The Trump Administration is maintaining a gender-neutral restroom at the White House, despite recently rolling back a key Obama-era policy designed to protect transgender youth.
The White House’s “All-Gender Restroom” was established during the Obama Administration in 2015 in Room 180 of the Eisenhower Executive Office Building, just steps from the West Wing. A White House official confirmed late Monday that the single-user restroom remains in place for White House staff and visitors.
“The President believes it’s a states’ rights issue,” White House Press Secretary Sean Spicer said last week of bathroom access for transgender people, adding that Trump believes that individual states and districts should set their own policies. As for the President’s own policy, as a candidate, Trump told NBC’s Today Show last year that Caitlyn Jenner could use any bathroom in Trump Tower of her choosing. “That’s consistent with everything he’s said,” Spicer said on Feb. 23.
While leaving a bathroom in place might seem like a tiny gesture, it has added symbolic weight after Trump’s Administration chose to backtrack on other moves Obama made in support of transgender rights before he left office. First, Trump’s Justice Department dropped a challenge in a lawsuit over the key policy guidance that the Obama Administration had issued, instructing federally funded schools to respect transgender students’ gender identities — or run the risk of violating Title IX, which prohibits sex discrimination in education.
Then, in a joint action, the departments of Justice and Education rescinded the guidance itself on Feb. 22, a move that parents of transgender children and LGBT rights advocates decried as “obscene” and “spiteful” and characterized as bullying transgender kids.
Advocates also interpreted the policy rollback as a signal that the Trump Administration will not defend the rights of transgender people, as the Obama Administration actively did toward the end of his time in office. Mara Keisling, executive director of the National Center for Transgender Equality, said at the time that the action “flies in the face” of repeated comments Trump has made saying he supports LGBTQ people. And many are still uncertain about where the President stands and what he might do to expand or contract LGBT rights in the future.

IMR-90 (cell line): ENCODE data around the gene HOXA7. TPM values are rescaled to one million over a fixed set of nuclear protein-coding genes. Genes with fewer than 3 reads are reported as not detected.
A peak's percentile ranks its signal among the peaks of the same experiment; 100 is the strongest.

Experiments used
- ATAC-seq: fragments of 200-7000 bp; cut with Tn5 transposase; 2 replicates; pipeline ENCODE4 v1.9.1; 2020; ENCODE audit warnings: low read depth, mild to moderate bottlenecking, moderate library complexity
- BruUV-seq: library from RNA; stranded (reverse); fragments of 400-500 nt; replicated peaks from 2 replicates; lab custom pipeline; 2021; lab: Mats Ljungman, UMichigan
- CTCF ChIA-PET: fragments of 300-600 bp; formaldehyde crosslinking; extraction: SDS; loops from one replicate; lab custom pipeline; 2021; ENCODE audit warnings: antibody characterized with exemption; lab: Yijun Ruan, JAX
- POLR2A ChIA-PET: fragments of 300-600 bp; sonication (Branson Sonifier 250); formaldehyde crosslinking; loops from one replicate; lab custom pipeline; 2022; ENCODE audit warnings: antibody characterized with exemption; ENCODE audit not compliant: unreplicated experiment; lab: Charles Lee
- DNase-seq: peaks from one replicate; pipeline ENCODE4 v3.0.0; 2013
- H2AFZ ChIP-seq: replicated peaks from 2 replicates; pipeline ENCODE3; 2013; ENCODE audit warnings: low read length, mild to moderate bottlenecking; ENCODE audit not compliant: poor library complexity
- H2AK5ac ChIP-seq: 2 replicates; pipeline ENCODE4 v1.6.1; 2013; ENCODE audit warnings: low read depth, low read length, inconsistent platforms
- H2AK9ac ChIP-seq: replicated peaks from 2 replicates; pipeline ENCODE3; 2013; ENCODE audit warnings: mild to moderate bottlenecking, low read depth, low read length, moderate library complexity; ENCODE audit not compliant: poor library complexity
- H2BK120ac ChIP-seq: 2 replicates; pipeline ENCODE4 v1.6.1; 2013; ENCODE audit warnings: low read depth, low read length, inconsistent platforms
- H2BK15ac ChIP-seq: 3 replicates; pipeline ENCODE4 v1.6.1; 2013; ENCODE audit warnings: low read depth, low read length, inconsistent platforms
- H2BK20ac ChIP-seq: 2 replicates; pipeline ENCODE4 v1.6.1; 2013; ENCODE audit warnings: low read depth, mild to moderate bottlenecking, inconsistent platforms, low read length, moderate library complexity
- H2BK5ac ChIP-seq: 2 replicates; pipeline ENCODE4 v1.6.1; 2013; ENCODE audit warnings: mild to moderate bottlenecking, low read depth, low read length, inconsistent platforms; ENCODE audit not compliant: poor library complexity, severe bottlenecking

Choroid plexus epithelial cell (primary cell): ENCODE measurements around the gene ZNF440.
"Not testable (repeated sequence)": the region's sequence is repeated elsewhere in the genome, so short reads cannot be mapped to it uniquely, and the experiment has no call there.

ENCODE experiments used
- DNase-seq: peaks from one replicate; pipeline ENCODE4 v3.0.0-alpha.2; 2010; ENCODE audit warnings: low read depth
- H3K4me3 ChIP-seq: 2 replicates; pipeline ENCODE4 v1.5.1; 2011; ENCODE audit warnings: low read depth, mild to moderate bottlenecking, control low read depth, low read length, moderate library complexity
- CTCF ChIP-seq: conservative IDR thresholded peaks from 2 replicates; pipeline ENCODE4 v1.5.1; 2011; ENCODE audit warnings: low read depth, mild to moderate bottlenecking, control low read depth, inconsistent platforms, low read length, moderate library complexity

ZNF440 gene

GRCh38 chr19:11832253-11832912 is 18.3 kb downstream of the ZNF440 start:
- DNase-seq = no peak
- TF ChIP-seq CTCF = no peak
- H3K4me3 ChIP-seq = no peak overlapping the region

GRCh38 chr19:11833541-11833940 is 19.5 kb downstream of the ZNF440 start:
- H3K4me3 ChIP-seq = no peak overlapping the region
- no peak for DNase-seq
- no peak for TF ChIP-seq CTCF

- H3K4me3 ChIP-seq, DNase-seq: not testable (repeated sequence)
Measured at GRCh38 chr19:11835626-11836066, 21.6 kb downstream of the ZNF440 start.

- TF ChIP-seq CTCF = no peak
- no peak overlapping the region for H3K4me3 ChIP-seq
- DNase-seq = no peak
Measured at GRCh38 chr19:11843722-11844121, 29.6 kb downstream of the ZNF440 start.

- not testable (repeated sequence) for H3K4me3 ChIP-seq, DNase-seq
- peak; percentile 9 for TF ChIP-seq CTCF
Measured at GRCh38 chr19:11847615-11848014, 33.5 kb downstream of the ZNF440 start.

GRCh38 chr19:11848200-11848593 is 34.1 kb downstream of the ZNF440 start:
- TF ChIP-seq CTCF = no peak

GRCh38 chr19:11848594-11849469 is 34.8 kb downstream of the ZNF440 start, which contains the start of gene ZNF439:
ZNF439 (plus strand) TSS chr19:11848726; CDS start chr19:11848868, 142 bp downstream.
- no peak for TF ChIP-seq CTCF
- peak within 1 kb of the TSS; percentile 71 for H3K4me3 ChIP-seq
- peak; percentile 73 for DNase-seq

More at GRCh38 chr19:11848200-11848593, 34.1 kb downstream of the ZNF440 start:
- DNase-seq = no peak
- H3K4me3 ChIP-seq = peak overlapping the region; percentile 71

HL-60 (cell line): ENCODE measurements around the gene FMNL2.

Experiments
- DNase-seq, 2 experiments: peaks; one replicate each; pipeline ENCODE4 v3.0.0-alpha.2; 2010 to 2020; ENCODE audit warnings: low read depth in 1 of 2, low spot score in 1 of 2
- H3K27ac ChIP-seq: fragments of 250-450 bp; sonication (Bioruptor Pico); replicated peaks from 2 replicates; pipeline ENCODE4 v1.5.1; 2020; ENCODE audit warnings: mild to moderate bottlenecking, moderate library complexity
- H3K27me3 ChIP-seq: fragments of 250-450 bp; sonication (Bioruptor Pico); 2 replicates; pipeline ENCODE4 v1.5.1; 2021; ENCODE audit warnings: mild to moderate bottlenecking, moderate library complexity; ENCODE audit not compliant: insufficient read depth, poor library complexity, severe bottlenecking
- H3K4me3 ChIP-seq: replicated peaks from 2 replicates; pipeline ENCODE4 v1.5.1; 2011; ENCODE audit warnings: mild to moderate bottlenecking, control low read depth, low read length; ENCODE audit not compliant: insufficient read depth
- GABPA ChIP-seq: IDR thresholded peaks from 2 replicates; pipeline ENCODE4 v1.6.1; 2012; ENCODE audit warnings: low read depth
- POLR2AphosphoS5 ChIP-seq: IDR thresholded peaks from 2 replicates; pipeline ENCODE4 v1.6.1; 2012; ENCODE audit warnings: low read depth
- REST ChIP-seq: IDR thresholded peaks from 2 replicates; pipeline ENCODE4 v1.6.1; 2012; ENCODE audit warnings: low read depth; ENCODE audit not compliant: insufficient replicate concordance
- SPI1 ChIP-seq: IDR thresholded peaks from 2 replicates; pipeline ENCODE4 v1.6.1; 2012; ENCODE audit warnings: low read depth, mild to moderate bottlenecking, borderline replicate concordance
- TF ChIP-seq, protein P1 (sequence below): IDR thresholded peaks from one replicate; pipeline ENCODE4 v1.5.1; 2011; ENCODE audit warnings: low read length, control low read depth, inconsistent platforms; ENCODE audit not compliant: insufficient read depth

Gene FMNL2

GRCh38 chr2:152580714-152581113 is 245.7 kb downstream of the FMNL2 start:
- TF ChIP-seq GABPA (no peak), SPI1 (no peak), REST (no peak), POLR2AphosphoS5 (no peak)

“We’re in this place where the government is saying one thing and doing another thing and it leaves us just not knowing,” says Greta Martela, a transgender woman and founder of Trans Lifeline, a crisis line for transgender people. So even something as small as a sign that says “all gender” in the White House can become a piece of evidence on which to base speculation.
One Administration official cast the decision to maintain the restroom as an example of how individuals, including the President, can act respectfully to be inclusive of all without government mandates.
Obama originally installed it at a time when cities across the country — and even the state of California — have been mandating that all single-user restrooms be marked as gender-neutral. While many supporters of those policies say there are practical reasons to change the signage that affect everyone (like shortening lines for women and making sure people with opposite-sex caretakers feel comfortable), the primary intention is typically to minimize risks and discomfort for transgender or gender nonconforming people.
The original designation also came at a time when Obama had issued an executive order banning workplace discrimination against LGBT federal contractors. A draft order to roll back the Obama regulation circulated among media and advocacy groups earlier this month, but was blocked, in part because of opposition from Trump’s daughter and son-in-law.
“President Donald J. Trump is determined to protect the rights of all Americans, including the LGBTQ community,” the White House said in a statement, after it was clear the draft was scuttled. “President Trump continues to be respectful and supportive of LGBTQ rights, just as he was throughout the election.”